Leonard Gonzalez told sheriffs that he was with six other men in the van, including Patrick. The plan, he claimed, was never about murder. It was about getting cash and jewels from the safe. But the Billings ended up being shot and killed.
Patrick Gonzalez was then questioned and denied everything. He claimed his father had “brain damage” and that the van barely moved in a recorded interview with authorities.
When police searched the van, they found nothing that tied it to the murders. Patrick Gonzalez was allowed to leave.
Detectives focused on the crime scene videos and observed the black boots worn by the home invaders. They reviewed surveillance tapes at a Walmart near Patrick’s home in Santa Rosa County, where they found footage of him purchasing the black boots and black clothing.
He was with three other men identified as Wayne Coldiron, Donnie Stallworth, and Gary Sumner, names that Leonard Gonzalez had revealed to authorities.
Investigators rounded up the suspected members of the deadly robbery crew, although Patrick Gonzalez turned himself in. He was concerned about being arrested in front of his children, according to investigators.
Authorities had five of the seven suspects in custody and as detectives prepared to question them, the remaining two suspects surfaced: Rakeem Florence and Frederick Thornton.
Florence told officials that Leonard Gonzalez had promised him “$2,000 or $3,000 … to carry this deed out,” investigators said. Thornton told detectives essentially the same story.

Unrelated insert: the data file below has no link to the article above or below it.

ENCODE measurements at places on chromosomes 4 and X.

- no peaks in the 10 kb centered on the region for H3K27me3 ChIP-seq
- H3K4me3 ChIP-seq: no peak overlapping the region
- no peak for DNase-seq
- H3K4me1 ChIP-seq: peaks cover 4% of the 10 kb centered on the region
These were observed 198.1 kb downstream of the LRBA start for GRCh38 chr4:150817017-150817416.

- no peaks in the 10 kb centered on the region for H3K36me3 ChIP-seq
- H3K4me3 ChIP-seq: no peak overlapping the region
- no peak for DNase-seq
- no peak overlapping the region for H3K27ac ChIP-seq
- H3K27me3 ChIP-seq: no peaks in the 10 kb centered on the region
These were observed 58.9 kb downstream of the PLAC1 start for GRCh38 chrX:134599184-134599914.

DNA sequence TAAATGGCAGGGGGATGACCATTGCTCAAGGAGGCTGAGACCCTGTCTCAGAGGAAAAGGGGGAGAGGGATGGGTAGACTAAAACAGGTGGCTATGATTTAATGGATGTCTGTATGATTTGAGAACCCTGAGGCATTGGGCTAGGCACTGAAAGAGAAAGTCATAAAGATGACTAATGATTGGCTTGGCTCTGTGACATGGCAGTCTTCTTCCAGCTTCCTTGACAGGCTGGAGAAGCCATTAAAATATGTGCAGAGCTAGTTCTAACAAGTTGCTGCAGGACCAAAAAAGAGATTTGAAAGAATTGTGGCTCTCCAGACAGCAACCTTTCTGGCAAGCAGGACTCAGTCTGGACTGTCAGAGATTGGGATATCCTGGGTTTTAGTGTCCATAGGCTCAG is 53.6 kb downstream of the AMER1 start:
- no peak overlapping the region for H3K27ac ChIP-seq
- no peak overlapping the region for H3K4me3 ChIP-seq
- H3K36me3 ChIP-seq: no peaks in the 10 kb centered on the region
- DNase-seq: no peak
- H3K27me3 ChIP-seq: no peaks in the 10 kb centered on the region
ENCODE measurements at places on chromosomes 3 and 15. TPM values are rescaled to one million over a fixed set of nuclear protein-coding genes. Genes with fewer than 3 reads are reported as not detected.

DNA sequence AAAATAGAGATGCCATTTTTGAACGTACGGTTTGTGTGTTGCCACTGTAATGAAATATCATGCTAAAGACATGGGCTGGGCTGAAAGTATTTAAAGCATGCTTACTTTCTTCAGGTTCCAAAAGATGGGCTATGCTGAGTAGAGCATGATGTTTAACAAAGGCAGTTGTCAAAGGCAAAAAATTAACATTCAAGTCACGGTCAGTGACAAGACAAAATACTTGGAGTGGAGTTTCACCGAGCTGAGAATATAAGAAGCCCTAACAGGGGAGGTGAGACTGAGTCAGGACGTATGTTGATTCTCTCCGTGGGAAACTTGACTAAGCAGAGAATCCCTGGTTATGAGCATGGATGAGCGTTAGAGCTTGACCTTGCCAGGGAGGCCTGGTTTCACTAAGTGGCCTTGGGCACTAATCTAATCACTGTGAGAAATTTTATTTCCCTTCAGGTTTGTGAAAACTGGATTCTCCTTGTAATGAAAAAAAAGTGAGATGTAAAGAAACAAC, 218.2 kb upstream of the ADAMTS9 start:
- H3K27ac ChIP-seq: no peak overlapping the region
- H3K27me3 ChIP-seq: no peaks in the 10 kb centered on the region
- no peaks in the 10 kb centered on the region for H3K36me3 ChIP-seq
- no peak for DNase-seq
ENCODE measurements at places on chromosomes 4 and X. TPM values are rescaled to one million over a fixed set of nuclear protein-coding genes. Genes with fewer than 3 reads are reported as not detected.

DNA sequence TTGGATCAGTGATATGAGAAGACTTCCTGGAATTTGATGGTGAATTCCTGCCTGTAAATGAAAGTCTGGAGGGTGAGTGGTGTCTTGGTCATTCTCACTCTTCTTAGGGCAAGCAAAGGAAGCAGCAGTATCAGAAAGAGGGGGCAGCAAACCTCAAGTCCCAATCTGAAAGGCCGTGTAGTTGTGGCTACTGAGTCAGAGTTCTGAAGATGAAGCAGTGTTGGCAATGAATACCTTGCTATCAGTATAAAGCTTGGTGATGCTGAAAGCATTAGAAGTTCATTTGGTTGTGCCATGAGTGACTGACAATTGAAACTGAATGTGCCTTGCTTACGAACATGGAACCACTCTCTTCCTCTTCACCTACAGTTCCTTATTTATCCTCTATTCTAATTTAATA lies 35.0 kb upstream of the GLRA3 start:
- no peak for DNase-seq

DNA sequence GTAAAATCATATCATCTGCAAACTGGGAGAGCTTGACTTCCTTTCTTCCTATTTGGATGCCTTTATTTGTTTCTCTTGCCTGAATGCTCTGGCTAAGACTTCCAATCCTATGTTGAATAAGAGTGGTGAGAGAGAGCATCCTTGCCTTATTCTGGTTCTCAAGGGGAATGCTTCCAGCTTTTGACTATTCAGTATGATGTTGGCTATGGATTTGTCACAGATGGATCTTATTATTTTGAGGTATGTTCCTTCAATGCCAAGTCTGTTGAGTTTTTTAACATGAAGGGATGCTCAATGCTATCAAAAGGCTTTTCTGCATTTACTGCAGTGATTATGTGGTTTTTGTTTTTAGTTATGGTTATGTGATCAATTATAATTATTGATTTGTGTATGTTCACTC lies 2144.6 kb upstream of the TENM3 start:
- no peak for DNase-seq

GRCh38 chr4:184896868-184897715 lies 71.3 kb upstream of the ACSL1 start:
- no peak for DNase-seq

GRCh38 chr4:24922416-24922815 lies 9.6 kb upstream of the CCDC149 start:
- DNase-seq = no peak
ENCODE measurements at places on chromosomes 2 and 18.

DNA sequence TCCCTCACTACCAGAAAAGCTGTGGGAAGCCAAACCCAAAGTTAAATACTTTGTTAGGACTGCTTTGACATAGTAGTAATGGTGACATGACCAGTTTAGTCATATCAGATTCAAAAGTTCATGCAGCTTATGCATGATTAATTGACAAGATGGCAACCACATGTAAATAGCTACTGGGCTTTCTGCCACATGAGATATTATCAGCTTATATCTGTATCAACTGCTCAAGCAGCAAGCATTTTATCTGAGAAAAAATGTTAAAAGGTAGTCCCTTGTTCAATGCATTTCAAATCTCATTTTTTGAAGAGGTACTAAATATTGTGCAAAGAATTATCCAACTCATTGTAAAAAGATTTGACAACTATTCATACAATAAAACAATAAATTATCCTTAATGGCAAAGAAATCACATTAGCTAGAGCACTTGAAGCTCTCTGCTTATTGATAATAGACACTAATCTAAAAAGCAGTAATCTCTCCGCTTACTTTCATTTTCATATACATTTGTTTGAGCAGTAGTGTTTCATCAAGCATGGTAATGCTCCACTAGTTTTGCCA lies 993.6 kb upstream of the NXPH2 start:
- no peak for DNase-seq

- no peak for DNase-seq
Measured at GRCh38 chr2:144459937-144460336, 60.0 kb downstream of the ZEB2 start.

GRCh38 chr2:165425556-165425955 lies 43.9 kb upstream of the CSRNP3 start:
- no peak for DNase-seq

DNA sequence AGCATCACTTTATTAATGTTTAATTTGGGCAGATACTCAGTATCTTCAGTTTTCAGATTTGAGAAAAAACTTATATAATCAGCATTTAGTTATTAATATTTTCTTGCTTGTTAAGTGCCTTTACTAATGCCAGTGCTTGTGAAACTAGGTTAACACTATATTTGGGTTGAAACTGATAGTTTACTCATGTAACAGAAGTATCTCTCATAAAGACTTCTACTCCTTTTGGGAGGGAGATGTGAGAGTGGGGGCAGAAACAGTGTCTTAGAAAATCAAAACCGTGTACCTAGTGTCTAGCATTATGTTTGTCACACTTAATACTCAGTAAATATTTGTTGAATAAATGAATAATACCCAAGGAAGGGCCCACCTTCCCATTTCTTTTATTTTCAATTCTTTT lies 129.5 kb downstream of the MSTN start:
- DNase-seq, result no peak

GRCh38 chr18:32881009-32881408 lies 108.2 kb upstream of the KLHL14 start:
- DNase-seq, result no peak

Detectives learned that when the van left the Billings estate they drove to Santa Rosa County, where they dropped it off at an antique mall. It was owned by Pamela Long Wiggins, who was in the real estate business.
Florida investigators tracked Wiggins down to Orange Beach, Alabama. She and her husband had brought their yacht there for repairs, but police suspected she may have been trying to flee to Mexico.
Wiggins faced tough financial straits and had a rental property she leased to Patrick Gonzalez. Patrick collected overdue bills for her.
Investigators theorized that the Billings case was “a money score” for Wiggins but turned into a "robbery that went horrifically bad,” said Morgan.
While Wiggins initially claimed she had nothing to do with the murders, she eventually admitted she provided the guns and hid the safe. In exchange for a plea deal, she revealed the whereabouts of the items.
Wiggins was charged with being accessory after the fact. The remaining suspects were charged with armed home invasion, robbery and murder.
All of them except Patrick Gonzalez agreed to plea deals, resulting in life sentences for Stallworth and Coldiron and lengthy prison terms for the others, according to “Floribama Murders.”
Accused triggerman Patrick Gonzalez, meanwhile, took his chances in court.
“I think what he did is absolutely demonic — to kill people in front of their kids,” said Guy.
Patrick Gonzalez was convicted on two counts of first-degree murder and armed home invasion robbery. He was sentenced to death and is currently on death row.